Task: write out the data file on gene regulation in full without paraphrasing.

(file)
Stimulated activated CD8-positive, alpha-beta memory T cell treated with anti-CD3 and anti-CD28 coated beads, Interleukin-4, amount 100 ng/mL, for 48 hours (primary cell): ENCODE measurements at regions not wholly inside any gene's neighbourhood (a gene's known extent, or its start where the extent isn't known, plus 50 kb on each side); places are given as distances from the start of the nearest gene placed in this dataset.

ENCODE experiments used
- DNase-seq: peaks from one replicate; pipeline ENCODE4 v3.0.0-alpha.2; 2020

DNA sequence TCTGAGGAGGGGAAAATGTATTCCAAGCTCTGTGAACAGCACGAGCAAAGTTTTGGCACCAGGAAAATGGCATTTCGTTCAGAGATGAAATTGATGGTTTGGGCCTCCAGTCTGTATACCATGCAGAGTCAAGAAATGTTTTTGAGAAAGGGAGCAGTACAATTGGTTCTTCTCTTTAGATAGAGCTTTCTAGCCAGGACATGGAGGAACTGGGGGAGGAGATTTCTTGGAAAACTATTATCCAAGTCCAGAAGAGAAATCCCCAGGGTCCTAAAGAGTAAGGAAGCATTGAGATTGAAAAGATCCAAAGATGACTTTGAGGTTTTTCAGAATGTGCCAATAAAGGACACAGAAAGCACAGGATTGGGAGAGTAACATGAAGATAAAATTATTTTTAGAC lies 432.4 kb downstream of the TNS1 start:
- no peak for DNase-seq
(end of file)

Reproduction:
Stimulated activated CD8-positive, alpha-beta memory T cell treated with anti-CD3 and anti-CD28 coated beads, Interleukin-4, amount 100 ng/mL, for 48 hours (primary cell): ENCODE measurements at regions not wholly inside any gene's neighbourhood (a gene's known extent, or its start where the extent isn't known, plus 50 kb on each side); places are given as distances from the start of the nearest gene placed in this dataset.

ENCODE experiments used
- DNase-seq: peaks from one replicate; pipeline ENCODE4 v3.0.0-alpha.2; 2020

DNA sequence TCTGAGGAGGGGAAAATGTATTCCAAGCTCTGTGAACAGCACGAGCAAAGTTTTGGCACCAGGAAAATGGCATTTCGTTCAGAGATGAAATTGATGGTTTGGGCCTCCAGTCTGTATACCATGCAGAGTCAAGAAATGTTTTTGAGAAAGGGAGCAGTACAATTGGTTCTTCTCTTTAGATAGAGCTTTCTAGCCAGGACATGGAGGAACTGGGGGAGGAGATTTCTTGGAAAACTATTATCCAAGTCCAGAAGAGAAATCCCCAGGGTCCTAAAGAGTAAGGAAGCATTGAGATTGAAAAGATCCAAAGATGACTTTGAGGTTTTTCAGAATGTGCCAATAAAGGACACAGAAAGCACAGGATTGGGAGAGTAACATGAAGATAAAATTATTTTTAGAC lies 432.4 kb downstream of the TNS1 start:
- no peak for DNase-seq